• In as much as
Bill didn’t mind as long as Beatrix wasn’t there.
Text reads: subordinating conjunctions connect an independent clause with a dependent clause. Three INK characters. Each holding a placard. First one reads independent clause. Second is subordinating conjunctions, and the third is dependent clause.
If your sentence is composed of one independent clause and one dependent clause, you need a subordinating conjunction to connect them and form a complete sentence.

What’s the Difference Between Coordinating and Subordinating Conjunctions?

Coordinating conjunctions and subordinating conjunctions both link one part of a sentence to another. But, there is a clear and important difference. On one hand, coordinating conjunctions join clauses of equal importance. In other words, each clause could stand alone as an independent sentence. On the other hand, subordinating conjunctions join clauses of unequal importance (subordinate or dependent clause with an independent clause).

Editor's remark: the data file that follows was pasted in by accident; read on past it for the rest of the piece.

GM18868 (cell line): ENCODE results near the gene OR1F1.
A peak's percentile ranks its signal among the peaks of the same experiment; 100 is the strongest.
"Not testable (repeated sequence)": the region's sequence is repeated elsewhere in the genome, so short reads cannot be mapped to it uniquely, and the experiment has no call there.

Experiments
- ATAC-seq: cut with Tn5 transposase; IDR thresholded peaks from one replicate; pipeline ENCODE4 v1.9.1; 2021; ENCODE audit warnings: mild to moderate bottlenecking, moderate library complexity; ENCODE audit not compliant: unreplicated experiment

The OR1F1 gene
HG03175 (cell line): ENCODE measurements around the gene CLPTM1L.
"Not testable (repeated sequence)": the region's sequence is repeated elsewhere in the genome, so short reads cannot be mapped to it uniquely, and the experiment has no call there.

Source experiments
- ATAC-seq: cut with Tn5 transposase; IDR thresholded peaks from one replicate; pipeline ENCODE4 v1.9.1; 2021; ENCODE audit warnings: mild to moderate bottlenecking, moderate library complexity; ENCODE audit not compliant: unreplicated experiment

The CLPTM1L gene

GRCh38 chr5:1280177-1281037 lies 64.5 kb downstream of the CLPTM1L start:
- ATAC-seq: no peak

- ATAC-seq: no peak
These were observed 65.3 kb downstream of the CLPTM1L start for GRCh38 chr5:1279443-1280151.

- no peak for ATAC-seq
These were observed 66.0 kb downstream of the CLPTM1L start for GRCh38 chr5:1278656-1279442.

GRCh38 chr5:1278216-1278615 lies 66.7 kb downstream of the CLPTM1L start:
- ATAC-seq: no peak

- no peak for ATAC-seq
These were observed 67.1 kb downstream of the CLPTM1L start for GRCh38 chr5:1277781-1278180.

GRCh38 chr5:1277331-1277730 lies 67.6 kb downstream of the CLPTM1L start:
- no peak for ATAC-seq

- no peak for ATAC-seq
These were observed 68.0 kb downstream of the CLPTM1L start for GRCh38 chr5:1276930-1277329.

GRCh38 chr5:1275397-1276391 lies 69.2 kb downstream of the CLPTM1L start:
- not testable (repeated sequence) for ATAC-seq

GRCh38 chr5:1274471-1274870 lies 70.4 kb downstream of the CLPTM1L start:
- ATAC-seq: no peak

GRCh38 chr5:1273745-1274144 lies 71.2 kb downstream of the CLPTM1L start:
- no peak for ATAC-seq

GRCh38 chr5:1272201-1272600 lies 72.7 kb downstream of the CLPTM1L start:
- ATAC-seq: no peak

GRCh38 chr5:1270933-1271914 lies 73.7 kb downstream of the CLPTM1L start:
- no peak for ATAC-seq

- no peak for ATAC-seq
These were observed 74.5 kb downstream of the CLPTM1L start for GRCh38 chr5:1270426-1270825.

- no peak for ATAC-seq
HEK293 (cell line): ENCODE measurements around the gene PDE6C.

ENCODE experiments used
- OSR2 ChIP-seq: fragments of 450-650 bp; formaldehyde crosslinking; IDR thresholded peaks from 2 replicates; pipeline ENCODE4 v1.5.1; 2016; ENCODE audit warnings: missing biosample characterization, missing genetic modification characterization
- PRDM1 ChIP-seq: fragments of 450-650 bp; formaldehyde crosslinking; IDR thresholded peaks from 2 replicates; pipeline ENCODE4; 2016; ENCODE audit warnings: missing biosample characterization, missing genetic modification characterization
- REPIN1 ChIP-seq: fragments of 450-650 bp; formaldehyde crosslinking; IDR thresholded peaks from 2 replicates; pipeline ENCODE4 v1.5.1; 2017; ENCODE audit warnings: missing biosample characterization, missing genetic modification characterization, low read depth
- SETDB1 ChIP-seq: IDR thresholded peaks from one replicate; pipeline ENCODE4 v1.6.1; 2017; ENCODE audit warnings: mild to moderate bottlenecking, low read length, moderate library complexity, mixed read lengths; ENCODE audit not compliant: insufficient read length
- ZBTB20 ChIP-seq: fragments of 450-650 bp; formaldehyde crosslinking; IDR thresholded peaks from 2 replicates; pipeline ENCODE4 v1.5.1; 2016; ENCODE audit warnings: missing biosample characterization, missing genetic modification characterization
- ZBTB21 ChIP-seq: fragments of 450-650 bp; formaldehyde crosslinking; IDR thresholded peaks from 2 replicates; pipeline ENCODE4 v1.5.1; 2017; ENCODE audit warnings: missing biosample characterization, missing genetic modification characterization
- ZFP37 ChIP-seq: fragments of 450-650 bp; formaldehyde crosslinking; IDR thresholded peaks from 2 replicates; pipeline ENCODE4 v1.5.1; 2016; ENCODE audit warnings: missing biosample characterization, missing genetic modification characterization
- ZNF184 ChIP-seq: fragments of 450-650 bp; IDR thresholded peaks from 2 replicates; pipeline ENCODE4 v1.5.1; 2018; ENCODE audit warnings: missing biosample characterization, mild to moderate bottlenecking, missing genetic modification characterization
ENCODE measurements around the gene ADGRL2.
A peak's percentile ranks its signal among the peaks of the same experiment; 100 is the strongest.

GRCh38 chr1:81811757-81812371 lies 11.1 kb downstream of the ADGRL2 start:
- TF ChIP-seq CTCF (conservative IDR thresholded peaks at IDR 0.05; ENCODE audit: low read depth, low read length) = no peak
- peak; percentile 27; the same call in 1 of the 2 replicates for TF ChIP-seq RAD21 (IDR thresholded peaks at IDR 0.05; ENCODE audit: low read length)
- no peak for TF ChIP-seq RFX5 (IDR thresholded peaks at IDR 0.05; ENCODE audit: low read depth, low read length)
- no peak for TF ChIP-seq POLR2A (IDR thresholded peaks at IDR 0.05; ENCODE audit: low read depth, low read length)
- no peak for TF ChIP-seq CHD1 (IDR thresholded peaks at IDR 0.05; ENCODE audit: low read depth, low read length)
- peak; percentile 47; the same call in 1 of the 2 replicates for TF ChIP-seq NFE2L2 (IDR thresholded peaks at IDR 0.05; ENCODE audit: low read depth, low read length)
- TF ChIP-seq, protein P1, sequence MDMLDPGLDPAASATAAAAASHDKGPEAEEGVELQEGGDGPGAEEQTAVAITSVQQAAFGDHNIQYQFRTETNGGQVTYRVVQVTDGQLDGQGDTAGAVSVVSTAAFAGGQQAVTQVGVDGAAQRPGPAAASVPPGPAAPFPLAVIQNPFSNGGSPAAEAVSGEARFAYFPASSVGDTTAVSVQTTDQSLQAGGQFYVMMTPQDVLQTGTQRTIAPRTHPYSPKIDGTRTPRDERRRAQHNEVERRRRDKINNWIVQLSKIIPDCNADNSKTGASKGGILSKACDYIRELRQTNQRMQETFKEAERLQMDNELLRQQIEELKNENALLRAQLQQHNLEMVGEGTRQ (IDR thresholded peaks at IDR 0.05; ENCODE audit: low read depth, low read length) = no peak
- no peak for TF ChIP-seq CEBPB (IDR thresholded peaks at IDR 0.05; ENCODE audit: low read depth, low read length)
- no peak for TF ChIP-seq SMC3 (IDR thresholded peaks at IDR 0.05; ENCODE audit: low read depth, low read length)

Let’s compare and contrast a couple of examples. First, a coordinating conjunction used in a sentence:

My cat loves being outside, but she hates the rain.

Now, a subordinating conjunction:

Camille ran into the house because she’d forgotten her raincoat.

Here’s another coordinating conjunction in the wild:

Joe stirred the chili, and Jeanne vacuumed the carpet.

In contrast, this is a subordinating conjunction:

Bella found the Christmas present when she opened the drawer.

What Conjunctions are Used in Complex Sentences?